Lest it is believed that studies focusing on sub-clinical symptoms associated with schizotypy have little relevance for clinically significant disorders, there are several clinically-verified descriptions of schizophrenia and psychoses in relation to digital use. One clinical case series, published in a reputable journal, documented two patients who had delusions related to Facebook8. The authors considered: “…the context of the nature of social networking media and the internet, including examples of how it has been used therapeutically, as well as the potential for detrimental use”8. While severe psychiatric symptoms like these are rare in those with PIU, about 0.5% report such problems as delusions and psychoses2. Even if 10% of those nearly 2 billion daily Facebook users develop PIU, that works out to about 1 million people with a psychosis, or similar symptoms, engaging daily in virtual worlds.
What are we to conclude from this research in the context of immersing many social-media users in a metaverse? At best, such an environment may serve as a temporary ‘safe haven’ for those with schizophrenic-like symptoms. Whether that makes the metaverse a safe space for other people remains to be seen. At worst, it may be that immersion in this digital world would increase the likelihood of being divorced from reality and thus generate delusional or psychotic symptoms. Once again, we are seeing a situation in which a digital technology company is proposing a product that has great destructive potential for public health without being subject to proper scientific risk-testing. Whether the investment by Facebook in 10,000 jobs in countries agreeing to the development of this technology9 has anything to do with that is unclear.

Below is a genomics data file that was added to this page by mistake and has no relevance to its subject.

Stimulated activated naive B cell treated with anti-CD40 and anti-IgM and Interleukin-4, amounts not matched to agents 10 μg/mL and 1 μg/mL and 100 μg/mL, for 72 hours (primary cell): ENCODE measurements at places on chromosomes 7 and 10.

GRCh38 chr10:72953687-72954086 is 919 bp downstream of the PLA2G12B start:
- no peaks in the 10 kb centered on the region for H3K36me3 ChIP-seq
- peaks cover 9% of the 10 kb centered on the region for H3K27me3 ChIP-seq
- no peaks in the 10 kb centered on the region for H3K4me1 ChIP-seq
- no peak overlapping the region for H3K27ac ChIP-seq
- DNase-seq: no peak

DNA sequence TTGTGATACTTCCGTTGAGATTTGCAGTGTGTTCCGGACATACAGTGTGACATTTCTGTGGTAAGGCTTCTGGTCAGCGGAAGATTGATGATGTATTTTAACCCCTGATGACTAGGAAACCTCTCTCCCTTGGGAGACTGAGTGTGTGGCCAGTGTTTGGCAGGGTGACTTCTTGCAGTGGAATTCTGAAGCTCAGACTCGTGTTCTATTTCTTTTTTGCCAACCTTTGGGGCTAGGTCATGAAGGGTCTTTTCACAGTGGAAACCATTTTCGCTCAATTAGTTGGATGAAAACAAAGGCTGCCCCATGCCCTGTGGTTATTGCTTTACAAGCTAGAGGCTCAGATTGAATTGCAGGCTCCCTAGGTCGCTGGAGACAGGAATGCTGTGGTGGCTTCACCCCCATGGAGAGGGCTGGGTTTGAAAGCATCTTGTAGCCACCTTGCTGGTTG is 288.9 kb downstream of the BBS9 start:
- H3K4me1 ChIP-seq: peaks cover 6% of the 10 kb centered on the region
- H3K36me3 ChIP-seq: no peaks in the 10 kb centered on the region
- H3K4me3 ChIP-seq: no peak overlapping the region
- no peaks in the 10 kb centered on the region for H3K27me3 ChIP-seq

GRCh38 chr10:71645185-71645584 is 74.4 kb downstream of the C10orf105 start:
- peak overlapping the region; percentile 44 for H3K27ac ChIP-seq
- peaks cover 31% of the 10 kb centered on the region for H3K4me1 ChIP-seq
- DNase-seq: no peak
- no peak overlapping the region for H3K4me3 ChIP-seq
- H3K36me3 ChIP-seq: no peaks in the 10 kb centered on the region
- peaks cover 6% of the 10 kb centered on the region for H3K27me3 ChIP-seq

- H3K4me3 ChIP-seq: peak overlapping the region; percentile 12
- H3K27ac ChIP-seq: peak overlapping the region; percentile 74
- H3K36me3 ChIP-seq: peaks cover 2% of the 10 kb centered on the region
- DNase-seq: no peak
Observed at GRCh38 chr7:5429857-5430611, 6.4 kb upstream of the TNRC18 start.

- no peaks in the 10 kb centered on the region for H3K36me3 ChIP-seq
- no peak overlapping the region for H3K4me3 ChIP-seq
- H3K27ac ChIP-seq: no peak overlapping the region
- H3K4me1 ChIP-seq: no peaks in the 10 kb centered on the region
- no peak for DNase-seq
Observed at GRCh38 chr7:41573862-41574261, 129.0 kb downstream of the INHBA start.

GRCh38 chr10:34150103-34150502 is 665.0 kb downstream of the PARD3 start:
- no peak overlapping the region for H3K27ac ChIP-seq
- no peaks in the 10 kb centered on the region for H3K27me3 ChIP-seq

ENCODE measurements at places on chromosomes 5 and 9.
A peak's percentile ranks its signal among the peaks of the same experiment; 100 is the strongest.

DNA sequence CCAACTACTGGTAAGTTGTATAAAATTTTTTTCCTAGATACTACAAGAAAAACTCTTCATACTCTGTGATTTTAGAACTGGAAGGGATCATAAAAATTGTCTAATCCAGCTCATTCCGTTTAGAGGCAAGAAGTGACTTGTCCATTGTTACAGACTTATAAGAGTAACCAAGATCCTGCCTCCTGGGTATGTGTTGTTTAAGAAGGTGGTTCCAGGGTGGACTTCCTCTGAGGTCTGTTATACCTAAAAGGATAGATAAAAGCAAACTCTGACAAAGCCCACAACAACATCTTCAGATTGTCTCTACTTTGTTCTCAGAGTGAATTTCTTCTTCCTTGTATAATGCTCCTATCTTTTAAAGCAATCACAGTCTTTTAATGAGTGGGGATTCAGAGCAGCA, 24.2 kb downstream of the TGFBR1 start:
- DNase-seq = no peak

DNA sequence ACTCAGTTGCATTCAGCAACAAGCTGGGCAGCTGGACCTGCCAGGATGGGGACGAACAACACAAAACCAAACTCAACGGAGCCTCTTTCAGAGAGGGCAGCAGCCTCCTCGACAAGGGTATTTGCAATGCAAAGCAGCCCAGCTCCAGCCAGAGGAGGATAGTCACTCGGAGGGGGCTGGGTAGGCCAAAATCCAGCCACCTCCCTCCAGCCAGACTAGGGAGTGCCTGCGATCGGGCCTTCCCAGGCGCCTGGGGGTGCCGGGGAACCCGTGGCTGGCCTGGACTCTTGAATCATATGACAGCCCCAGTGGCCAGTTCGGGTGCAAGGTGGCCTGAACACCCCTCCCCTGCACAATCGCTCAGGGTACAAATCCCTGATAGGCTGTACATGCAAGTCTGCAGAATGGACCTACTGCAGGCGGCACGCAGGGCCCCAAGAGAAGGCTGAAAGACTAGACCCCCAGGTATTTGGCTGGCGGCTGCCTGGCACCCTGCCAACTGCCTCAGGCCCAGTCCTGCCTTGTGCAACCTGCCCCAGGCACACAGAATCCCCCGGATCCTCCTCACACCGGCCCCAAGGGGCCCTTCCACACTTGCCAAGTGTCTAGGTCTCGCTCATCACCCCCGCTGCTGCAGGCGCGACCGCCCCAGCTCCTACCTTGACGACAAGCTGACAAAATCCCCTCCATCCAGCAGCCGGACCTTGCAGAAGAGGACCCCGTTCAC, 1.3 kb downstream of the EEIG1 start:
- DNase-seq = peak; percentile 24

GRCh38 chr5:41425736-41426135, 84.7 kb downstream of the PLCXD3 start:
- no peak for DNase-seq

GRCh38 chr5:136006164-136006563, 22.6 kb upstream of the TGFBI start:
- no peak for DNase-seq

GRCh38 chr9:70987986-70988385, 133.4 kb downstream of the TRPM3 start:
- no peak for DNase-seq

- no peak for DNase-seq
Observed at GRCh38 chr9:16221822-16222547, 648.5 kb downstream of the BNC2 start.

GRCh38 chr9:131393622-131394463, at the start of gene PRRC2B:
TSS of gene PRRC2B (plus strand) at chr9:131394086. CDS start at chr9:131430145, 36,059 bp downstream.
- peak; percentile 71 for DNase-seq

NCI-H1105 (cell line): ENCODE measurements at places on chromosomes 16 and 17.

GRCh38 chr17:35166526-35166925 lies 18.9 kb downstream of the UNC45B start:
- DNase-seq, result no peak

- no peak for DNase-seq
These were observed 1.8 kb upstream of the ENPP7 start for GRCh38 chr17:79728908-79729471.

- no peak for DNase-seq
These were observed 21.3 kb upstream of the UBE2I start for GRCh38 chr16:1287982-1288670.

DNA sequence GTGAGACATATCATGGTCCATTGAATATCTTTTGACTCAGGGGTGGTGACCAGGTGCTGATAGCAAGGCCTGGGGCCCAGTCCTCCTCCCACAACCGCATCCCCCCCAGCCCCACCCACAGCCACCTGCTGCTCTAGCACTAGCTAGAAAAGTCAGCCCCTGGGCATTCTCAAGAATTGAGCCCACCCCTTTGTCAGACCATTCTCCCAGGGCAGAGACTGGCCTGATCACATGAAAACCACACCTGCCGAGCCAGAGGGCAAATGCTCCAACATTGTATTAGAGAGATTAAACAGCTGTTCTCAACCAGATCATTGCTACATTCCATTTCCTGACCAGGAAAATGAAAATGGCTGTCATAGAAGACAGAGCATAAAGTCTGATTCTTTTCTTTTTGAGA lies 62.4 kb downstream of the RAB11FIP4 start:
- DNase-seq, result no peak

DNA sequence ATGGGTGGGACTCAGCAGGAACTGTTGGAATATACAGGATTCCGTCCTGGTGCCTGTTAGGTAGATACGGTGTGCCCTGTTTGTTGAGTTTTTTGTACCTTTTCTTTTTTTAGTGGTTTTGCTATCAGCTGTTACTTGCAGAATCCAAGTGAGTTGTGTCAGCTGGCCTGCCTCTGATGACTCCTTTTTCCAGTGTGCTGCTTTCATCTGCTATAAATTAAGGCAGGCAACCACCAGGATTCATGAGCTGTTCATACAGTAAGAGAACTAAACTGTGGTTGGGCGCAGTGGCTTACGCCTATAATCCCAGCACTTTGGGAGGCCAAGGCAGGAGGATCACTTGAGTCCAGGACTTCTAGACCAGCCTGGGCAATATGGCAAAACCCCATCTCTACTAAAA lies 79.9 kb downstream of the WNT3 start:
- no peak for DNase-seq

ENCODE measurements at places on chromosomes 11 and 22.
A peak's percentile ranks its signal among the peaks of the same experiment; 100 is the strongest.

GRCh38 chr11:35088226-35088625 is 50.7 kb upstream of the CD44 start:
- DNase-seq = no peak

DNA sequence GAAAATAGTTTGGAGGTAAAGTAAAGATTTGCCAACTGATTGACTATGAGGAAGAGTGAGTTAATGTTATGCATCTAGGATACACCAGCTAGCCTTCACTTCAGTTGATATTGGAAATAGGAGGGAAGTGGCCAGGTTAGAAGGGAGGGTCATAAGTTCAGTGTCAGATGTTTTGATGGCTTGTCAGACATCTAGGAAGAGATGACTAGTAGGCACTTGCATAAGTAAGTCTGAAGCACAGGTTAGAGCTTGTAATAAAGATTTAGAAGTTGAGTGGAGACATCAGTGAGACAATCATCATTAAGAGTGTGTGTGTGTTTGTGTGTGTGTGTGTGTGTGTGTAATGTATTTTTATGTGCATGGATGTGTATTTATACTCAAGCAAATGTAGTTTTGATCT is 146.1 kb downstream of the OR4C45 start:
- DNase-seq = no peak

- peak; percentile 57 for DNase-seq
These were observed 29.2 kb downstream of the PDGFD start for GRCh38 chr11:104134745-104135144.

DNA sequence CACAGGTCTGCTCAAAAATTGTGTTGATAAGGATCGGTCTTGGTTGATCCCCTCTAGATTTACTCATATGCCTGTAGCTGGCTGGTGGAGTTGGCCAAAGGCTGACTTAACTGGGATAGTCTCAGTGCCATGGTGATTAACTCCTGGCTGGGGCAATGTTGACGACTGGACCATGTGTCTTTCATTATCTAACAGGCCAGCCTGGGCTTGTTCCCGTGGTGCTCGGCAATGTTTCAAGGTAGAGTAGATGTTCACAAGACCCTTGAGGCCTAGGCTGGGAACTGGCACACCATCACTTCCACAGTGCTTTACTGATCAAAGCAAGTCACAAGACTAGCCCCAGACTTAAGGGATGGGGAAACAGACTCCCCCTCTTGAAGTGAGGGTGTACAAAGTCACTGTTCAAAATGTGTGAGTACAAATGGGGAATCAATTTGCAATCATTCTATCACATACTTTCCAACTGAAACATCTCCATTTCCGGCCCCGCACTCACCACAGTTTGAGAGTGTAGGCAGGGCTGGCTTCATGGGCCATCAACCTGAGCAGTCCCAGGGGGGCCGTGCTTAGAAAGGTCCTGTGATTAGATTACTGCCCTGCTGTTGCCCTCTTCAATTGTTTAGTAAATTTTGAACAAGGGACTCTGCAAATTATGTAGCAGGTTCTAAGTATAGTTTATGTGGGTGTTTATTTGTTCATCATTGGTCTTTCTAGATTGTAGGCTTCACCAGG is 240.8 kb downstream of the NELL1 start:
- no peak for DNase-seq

1. Broby, D. (30.7.21). Mark Zuckerberg wants to turn Facebook into a ‘metaverse company’ – what does that mean? The Conversation. Mark Zuckerberg wants to turn Facebook into a 'metaverse company' – what does that mean? (theconversation.com)
2. Ha, J.H., Yoo, H.J., Cho, I.H., Chin, B., Shin, D., & Kim, J. H. (2006). Psychiatric comorbidity assessed in Korean children and adolescents who screen positive for Internet addiction. Journal of Clinical Psychiatry, 67(5), 821.
3. Peck, T. (26.10.21). Nick Clegg’s outrageous defence of Facebook is enough to drive anyone to extreme. The Independent. Nick Clegg’s outrageous defence of Facebook is enough to drive anyone to extremes | The Independent
4. Freeman, D., Bradley, J., Antley, A., Bourke, E., DeWeever, N., Evans, N., ... & Clark, D. M. (2016). Virtual reality in the treatment of persecutory delusions: randomised controlled experimental study testing how to reduce delusional conviction. The British Journal of Psychiatry, 209(1), 62-67.
5. Schimmenti, A., Infanti, A., Badoud, D., Laloyaux, J., & Billieux, J. (2017). Schizotypal personality traits and problematic use of massively-multiplayer online role-playing games (MMORPGs). Computers in Human Behavior, 74, 286-293.
6. Truzoli, R., Osborne, L.A., Romano, M., & Reed, P. (2016). The relationship between schizotypal personality and internet addiction in university students. Computers in Human Behavior, 63, 19-24.
7. Mittal, V.A., Tessner, K.D., & Walker, E.F. (2007). Elevated social Internet use and schizotypal personality disorder in adolescents. Schizophrenia Research, 94(1-3), 50-57.
8. Hillier, B., & Sethi, F. (2014). Two case reports: ‘delusions’ arising in virtual reality. Journal of Psychiatric Intensive Care, 10(1), 51-56.
9. BBC (18.10.21). Facebook to hire 10,000 in EU to work on metaverse. Facebook to hire 10,000 in EU to work on metaverse - BBC News